The Company You Keep

I went to a birthday party yesterday – one of my daughter’s schoolmates had just turned four, so the children (and parents) of the class all gathered at My Gym for the rituals of gift exchange and cake consumption.

During the party I was talking to the father of the birthday boy, and was surprised to learn that he and his family were going to be moving to Atlanta in the next few days, and not returning to our wonderful school when the school year starts up next week.[1] We spent some time discussing the move and its motivations, and although I was sad to see them leave, I certainly understood the reasons behind the move.

Apparently the father is a forensic psychologist, who works at a large maximum security prison in the area. For 50 hours each week[2] he talks to, councils, and analyzes the worst of society’s worst, and that was starting to take its toll, not only on him, but on his family as well. Although they did not really want to move, it was the least of the available evils from which they could choose.

This reminded me strongly of an article I read somewhere (I think it was the New York Times, but it probably doesn’t matter at this point) about a married couple who were in the process of going through a divorce. The husband and wife were both highly educated and were educators themselves, but they had chosen different specializations. The husband taught graduate students at a large university, while the wife chose a career working with young children and specialized in early growth and learning. They were divorcing because – despite their shared background and training – they could no longer relate to each other. He spent his days around PhD candidates; she spent hers around kindergartners. And each one had as a matter of necessity refined his methods of communication to match the audience and the context[3] in which he spent his time.

By this point you’re probably asking “what on earth does this have to do with business intelligence?”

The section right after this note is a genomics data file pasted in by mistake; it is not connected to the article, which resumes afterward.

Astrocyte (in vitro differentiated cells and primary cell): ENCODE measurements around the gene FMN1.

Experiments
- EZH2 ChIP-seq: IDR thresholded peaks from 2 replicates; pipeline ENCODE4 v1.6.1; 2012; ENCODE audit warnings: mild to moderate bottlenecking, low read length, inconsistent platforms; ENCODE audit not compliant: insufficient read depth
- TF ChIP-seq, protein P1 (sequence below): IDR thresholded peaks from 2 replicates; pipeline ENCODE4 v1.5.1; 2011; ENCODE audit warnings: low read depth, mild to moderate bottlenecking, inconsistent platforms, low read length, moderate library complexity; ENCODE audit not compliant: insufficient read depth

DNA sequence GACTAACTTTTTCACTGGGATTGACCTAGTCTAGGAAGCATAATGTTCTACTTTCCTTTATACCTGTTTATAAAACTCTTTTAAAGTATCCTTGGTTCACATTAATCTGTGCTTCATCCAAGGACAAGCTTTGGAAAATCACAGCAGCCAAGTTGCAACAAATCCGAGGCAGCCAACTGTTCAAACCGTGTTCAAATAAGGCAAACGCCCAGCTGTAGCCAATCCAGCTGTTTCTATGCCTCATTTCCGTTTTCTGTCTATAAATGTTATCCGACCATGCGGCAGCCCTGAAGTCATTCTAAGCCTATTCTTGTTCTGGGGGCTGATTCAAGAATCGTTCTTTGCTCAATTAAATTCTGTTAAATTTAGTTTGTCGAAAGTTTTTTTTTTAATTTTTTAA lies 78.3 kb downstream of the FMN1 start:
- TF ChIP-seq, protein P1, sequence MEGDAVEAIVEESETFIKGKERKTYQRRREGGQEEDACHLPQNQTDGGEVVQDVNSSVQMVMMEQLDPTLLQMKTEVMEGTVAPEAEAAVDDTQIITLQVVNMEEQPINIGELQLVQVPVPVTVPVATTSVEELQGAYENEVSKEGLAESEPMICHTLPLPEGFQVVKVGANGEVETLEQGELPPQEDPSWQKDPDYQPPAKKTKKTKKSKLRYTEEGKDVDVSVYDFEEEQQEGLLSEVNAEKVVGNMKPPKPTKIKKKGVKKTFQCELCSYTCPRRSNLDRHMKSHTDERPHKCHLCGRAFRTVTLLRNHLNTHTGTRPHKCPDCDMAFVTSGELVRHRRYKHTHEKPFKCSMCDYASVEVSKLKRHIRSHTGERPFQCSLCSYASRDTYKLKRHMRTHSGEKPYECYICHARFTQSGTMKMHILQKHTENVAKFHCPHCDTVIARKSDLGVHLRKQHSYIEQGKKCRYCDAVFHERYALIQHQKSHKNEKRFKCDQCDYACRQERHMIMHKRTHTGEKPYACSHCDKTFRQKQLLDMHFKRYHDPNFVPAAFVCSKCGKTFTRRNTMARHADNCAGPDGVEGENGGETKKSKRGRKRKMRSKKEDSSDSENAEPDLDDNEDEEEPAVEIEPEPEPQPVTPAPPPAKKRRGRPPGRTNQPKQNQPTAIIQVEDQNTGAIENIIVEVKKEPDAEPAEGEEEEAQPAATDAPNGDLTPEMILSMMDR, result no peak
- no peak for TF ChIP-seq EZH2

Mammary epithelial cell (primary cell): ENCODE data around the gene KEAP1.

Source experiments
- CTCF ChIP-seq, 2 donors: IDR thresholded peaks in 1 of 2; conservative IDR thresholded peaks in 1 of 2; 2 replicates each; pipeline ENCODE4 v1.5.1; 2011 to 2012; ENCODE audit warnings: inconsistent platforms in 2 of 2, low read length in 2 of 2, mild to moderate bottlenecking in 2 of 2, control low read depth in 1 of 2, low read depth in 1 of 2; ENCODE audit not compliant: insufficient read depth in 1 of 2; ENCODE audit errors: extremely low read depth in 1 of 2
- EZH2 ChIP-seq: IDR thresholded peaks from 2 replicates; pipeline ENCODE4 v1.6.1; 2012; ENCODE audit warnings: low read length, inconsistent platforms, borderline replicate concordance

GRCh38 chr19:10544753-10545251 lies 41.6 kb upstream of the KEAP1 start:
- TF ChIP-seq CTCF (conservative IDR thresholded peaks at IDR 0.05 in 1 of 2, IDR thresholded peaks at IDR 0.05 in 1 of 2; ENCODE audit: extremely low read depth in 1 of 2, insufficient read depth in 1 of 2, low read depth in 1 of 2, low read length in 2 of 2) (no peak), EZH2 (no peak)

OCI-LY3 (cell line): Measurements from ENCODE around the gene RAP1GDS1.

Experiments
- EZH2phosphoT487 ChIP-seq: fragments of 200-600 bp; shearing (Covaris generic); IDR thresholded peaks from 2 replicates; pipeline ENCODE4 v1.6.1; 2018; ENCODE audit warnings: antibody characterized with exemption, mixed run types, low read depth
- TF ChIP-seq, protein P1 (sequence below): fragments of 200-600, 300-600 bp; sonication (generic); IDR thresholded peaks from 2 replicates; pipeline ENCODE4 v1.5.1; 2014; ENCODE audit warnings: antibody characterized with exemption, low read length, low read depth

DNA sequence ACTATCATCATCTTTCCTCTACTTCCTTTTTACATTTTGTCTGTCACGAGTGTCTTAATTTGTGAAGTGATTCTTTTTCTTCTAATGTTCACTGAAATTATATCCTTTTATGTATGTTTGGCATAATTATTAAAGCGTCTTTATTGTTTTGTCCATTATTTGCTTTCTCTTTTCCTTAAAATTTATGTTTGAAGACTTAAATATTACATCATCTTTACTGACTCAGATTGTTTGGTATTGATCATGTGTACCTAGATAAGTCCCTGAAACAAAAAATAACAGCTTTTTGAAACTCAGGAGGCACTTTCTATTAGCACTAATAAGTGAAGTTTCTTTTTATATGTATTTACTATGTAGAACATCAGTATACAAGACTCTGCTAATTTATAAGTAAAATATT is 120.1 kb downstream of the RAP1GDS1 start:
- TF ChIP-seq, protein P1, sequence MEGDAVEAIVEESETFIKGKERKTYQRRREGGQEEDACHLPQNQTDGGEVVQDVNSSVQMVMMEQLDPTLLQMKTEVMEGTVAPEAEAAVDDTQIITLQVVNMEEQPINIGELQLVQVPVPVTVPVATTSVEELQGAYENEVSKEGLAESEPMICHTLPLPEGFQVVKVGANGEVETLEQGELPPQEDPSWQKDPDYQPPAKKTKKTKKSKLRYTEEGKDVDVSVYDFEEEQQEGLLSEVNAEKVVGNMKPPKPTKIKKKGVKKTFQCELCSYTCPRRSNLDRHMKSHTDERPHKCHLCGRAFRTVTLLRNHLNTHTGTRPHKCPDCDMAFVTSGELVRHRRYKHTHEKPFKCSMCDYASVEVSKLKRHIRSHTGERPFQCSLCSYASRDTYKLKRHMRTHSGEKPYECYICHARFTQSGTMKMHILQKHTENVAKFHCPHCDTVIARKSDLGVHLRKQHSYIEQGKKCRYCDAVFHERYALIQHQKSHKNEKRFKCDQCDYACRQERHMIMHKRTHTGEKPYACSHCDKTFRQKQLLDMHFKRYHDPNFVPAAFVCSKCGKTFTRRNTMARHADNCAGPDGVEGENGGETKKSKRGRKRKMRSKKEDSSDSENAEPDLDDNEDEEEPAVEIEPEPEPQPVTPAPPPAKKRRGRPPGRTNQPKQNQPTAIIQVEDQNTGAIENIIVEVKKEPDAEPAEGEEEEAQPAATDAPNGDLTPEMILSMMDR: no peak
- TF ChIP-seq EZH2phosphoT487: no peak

As a wise man[4] once said, “the answer is within the question.”

Business intelligence is about business. It’s not about technology. At some level we all know this, or at least we’ve heard it or read it somewhere before. But because the application of technology is crucial to business intelligence – and because it is often because of that technology that we are involved in business intelligence – it is very easy to forget this fact that forms the foundation of what we do. Although the technology is what makes business intelligence possible, if we ever lose sight of the business drivers that necessitate the projects on which we work and the business problems which our projects are designed to solve, then we’ve already placed on foot firmly on the path to failure.

As I mentioned already, we all know this already, right? But then why are so many BI projects run by technology professionals, and not business professionals? Why is there not a stronger involvement by business decision makers and process/domain experts on BI projects? Why does it still seem to be about technology and not about business?

I think the questions are probably more interesting than any answers that I could provide, so I’m just going to leave them dangling there as food for thought. But the next time that you find yourself talking about memory buffer optimization or index tuning or aggregation strategies or proactive caching, make sure step back – take two steps back just to be sure! – and remind yourself of the business problem you’re solving through the current task. And if you can’t remember, then it’s about time to take a break and see how you got to where you are, and ask yourself if you aren’t headed for a nasty divorce yourself…

[1] If you are a parent of school age children you probably understand the glee with which I typed the words “last week.” 😉
[2] Which is the majority of one’s waking hours, when you think about it.
[3] Which, as we all know, is practically everything when it comes to determining meaning.
[4] Not really – it was really me.

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About ssimagine

My name is Matthew Roche, and I am a Senior Program Manager with the SQL Server product group at Microsoft. I work on Master Data Services and Data Quality Services, and have previously worked on SQL Server Integration Services. Although I work for Microsoft and will be posting on technical topics, I want to stress that this is a personal blog, and any opinions posted here are mine and mine alone. I built my career around SQL Server and Microsoft technologies for well over a decade before I joined Microsoft as an employee, and I plan on using this blog to share my personal experience and opinions. They may well be shaped by my experience on the SQL Server team, but they’re still mine, and not that of Microsoft, disclaimer, disclaimer, etc., etc..
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